When a beautiful journalist drowns mysteriously off Waikiki, Hawaii, Special Forces veteran Pono Hawkins, now a well-known surfer and international correspondent for surfing magazines, tries to find out why she died. What he quickly learns makes him a target for murder or life in prison, as a cabal of powerful corporations, foreign killers, and crooked politicians places the blame on him.
Haunted by memories of Afghanistan and determined to protect the Hawaii he loves from dirty politics tied to huge, destructive energy developments, Pono turns to Special Forces buddies and his own covert skills to fight his deadly enemies, trying to both save himself and find the journalist's killers. Alive with the sights, sounds, and history of Hawaii, Saving Paradise is a deeply rich portrait of what Pono calls the seamy side of paradise and an exciting thriller of politics, lies, and remorseless murder.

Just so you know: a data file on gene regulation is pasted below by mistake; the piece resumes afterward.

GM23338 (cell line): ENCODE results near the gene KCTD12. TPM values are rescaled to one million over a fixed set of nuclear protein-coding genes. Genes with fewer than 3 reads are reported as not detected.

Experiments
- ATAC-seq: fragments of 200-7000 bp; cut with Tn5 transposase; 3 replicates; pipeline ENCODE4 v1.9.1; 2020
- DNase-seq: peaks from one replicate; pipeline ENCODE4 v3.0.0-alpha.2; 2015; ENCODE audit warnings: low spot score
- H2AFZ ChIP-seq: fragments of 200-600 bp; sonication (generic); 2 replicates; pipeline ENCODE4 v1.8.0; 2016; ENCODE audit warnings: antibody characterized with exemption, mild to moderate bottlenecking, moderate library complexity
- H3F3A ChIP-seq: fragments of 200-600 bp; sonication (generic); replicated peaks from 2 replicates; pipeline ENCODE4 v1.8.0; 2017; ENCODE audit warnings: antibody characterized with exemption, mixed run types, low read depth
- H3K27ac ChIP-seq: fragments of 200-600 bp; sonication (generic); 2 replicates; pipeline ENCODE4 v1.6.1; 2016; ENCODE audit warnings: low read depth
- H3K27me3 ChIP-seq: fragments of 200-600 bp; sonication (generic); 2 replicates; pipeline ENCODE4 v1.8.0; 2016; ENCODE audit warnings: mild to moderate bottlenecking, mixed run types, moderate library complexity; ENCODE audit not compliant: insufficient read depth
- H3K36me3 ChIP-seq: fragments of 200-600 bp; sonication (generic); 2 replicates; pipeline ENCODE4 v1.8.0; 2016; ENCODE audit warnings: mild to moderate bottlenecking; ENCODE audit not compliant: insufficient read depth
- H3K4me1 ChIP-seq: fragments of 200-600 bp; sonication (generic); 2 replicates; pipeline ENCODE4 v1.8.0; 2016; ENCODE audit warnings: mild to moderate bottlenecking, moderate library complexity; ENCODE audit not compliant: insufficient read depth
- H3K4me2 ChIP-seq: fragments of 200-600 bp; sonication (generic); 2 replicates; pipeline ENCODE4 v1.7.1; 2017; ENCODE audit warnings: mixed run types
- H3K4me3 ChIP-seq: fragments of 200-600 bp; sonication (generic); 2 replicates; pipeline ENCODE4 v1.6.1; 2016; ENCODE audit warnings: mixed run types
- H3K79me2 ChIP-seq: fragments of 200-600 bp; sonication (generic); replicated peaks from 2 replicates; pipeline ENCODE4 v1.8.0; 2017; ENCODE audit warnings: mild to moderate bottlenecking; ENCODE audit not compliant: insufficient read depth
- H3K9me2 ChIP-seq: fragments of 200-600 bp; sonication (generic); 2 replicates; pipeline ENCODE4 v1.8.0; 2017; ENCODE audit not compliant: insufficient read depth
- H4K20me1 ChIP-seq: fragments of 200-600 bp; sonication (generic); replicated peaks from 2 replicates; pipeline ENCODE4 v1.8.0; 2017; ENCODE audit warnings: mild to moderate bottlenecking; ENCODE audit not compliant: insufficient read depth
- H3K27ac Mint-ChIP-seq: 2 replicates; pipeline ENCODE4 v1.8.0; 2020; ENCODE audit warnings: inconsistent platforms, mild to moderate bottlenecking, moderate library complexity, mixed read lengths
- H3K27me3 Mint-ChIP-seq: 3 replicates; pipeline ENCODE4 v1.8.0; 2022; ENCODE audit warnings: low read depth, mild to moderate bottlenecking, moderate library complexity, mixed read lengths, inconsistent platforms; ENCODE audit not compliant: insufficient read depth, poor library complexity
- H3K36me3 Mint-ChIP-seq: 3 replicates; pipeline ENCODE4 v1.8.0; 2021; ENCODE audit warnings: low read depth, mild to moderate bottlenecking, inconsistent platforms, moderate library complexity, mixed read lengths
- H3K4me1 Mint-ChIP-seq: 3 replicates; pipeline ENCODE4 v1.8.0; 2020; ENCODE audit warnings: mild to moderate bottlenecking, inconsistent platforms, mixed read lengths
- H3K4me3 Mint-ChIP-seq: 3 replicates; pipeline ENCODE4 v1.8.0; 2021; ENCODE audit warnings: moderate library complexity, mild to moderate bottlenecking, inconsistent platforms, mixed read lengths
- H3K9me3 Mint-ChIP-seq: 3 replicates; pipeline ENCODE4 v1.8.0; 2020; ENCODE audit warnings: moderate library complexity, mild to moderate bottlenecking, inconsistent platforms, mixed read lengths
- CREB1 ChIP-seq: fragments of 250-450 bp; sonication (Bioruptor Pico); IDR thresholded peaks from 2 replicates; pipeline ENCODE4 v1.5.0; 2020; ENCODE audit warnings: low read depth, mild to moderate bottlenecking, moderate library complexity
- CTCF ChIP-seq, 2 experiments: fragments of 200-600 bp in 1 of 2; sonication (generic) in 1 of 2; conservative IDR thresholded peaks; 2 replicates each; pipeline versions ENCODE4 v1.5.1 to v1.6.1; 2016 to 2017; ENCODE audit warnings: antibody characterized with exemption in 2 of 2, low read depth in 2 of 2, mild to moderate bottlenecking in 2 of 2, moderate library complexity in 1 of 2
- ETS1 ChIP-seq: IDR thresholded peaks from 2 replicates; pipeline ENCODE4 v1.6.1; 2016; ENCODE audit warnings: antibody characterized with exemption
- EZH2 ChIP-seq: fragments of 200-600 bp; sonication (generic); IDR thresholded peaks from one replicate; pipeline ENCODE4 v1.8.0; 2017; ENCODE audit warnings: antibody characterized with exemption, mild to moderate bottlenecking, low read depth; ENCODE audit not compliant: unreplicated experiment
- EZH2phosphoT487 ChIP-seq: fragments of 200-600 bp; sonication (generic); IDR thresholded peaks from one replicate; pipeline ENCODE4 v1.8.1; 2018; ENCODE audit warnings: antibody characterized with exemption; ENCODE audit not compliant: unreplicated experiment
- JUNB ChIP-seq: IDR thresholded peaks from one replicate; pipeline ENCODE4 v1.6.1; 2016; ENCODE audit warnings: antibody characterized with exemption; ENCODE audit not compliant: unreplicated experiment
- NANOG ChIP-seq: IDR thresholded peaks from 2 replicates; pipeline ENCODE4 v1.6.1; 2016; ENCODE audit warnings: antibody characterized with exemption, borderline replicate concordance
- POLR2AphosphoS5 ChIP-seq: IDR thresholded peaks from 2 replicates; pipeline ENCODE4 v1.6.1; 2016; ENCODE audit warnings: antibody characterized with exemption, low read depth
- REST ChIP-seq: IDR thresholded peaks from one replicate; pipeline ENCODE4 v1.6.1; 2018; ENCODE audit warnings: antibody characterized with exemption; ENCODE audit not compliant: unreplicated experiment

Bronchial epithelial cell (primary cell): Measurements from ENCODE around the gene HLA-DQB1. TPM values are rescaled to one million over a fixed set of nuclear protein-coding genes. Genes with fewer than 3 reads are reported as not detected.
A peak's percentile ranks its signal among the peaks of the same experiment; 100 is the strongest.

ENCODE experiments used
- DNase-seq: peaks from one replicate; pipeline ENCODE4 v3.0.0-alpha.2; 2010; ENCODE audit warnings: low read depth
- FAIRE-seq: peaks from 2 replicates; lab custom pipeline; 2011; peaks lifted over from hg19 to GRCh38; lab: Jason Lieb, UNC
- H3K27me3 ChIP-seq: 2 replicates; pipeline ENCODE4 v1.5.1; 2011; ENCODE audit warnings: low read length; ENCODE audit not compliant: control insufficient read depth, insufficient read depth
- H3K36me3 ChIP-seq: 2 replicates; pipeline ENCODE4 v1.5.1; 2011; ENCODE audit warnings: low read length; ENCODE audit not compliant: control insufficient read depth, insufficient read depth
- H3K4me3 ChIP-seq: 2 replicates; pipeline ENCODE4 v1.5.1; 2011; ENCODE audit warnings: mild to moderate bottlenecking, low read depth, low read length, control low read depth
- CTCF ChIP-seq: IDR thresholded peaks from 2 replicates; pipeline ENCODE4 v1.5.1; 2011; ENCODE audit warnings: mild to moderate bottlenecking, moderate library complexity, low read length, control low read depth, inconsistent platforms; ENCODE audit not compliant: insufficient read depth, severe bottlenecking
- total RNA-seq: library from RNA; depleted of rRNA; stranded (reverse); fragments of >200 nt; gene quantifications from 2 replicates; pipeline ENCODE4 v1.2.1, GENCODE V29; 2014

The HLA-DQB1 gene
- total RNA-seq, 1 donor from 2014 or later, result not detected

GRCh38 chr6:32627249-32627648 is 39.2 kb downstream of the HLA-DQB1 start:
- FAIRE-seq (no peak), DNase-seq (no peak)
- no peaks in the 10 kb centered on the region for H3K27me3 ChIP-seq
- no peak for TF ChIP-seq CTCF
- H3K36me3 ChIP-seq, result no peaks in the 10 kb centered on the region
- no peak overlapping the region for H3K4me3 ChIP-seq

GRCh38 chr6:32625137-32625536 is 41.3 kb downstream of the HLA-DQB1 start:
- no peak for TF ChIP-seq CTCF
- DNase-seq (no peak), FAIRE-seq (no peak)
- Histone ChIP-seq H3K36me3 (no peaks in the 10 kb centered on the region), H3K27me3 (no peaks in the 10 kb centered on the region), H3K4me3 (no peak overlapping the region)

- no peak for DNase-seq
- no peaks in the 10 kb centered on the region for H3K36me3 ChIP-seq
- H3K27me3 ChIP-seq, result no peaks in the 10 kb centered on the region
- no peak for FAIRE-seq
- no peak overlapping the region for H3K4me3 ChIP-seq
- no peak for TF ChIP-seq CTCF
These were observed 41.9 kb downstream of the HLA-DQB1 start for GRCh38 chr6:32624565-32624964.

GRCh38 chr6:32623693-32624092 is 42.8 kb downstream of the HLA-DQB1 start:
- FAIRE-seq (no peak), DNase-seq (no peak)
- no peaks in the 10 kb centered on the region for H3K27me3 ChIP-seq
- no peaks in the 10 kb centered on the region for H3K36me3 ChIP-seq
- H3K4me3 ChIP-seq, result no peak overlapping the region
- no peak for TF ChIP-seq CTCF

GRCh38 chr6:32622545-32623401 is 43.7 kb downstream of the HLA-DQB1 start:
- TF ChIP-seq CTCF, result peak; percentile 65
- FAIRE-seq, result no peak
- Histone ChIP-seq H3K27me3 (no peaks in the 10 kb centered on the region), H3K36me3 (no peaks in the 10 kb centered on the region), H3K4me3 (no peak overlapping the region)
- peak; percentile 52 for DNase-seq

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Pretty good, Bond gets it, narrator awful
I would recommend the book but if you live in Hawaii, the narration will drive you nuts.
The surfing dachshund.
The author apparently did not exert enough control over the choice of the narrator. If this story were set in Omaha, he would be fine but not for Oahu. ex: Punawho school, Kalewee Maui, and so on. He murders Hawaiian names. Toby Neal and Frankie Bow did it right by choosing excellent narrators with Hawaii roots. It's difficult to walk the line of being authentic but still accessible to a broad audience. This guy doesn't do it.
No. It's good for the car or poolside.
Writing a mystery set in Hawaii is difficult. My favorite recent failure was the author who created a private resort island off the coast of Oahu. Authors like Bow and Neal get it right by virtue of being part of local culture. It sticks out like a sore thumb when authors don't know what they're talking about.
- James Petersen